Where Did These Games Go?

If the “Nancy Drew” video game series offers a unique and popular experience, why hasn’t there been a new installment in years? The answer to that mystery lies with the company that created these games.

The “Nancy Drew” video games are a creation of the production company Her Interactive. This company has focused on developing games designed for girl gamers, featuring women protagonists and offering an alternative to the testosterone-driven, triple-A titles typically seen. “Nancy Drew” games are not only for women, however, as no video game is limited to one gender. Instead, these games should appeal to both female and male players who are interested in puzzle-driven narratives.

By focusing on this one game series, Her Interactive was able to enhance the design of the Nancy Drew games, improving the user interface and hinting system to ensure a cohesive and polished experience. It also put all of its eggs in one basket, so to speak.

Despite continued sales of the “Nancy Drew” video games, failure to adapt to mobile gaming platforms and limited re-play value of the games left the company in the red. New management and an attempt to move the games to a unity back-end have slashed the original “Nancy Drew” publication cycle from two new games every year to none. The next “Nancy Drew” game, “Midnight in Salem,” was originally scheduled to come out more than three years ago, and fans have been eagerly waiting this entire time.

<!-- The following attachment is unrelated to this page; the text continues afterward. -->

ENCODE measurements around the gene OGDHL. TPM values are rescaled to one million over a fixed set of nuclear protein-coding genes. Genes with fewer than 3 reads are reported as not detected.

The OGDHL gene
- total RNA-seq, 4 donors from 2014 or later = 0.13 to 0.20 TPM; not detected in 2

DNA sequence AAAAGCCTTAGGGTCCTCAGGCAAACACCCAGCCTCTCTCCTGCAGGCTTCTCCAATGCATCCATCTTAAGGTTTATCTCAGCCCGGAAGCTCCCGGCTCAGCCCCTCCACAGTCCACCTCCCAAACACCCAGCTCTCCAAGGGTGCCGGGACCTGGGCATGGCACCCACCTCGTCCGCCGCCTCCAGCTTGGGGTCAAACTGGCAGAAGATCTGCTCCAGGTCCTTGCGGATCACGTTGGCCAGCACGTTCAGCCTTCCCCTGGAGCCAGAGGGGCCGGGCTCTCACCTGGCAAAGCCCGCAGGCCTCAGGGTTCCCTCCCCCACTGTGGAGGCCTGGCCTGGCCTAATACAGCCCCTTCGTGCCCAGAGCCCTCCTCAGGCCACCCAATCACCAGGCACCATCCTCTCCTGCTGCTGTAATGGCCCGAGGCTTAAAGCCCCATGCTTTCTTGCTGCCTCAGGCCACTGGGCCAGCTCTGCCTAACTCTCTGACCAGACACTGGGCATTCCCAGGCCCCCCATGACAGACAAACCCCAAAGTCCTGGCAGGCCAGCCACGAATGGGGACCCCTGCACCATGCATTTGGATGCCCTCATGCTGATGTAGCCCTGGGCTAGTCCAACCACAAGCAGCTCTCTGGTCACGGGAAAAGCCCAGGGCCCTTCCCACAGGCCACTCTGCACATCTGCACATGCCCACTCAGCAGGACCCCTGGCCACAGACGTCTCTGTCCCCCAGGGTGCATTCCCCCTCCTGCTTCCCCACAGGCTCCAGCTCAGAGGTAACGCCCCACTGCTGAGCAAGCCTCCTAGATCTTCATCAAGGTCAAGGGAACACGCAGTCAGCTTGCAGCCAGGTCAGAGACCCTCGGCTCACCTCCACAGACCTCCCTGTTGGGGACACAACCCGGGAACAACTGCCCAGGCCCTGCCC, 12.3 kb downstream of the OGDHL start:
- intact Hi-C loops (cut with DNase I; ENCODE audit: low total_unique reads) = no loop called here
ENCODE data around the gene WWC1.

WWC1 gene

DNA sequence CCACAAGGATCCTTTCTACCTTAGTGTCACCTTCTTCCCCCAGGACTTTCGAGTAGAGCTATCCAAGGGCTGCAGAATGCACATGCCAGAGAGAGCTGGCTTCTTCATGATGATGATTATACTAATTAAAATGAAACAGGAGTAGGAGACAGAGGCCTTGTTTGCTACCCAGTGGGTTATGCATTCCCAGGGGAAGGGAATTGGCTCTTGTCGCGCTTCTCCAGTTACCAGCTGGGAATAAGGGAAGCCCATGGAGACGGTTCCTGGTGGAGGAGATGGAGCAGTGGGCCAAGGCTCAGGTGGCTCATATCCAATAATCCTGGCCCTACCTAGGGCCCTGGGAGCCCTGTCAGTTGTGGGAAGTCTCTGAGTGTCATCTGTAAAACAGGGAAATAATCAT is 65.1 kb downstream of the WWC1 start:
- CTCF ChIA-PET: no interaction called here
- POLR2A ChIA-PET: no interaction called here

White Saviorism

In addition to poor management and keeping up with the times, the beloved games face deeper problems. Because these games follow the actions of a white woman, they necessarily privilege the white point-of-view. This is most problematic when Nancy Drew tackles mysteries set in other countries, amidst other cultures. When Nancy inevitably solves these mysteries, it suggests that the native people from these countries couldn’t do it themselves and needed help from a superior, white detective.

In this way, “Nancy Drew” video games often rely on the White Savior trope, where non-white characters cannot solve their own problems and rely on the help of a white outsider instead.  In “Shadow at the Water’s Edge,” Nancy walks into a Japanese family’s complex drama of inheritance, duty and love, and solves their mystery, setting everything right.

Other games find Nancy swooping in to solve mysteries in Hawaii for native residents; in Cairo for British excavations of an Egyptian tomb; and, in the Māori culture of New Zealand. While the games try to be respectful of different cultures, there’s no avoiding the white saviorism of Nancy’s success where locals have failed.

Given the source material, racism in the “Nancy Drew” games should come as no surprise. The original book series that introduced the world to the character of “Nancy Drew” has come under criticism in recent years for “racial and social stereotyping,” something the books themselves now acknowledge in publisher’s notes. Though the older games, much like the even older books, are products of their times, they must still be held accountable to the (belatedly) changing standards of today.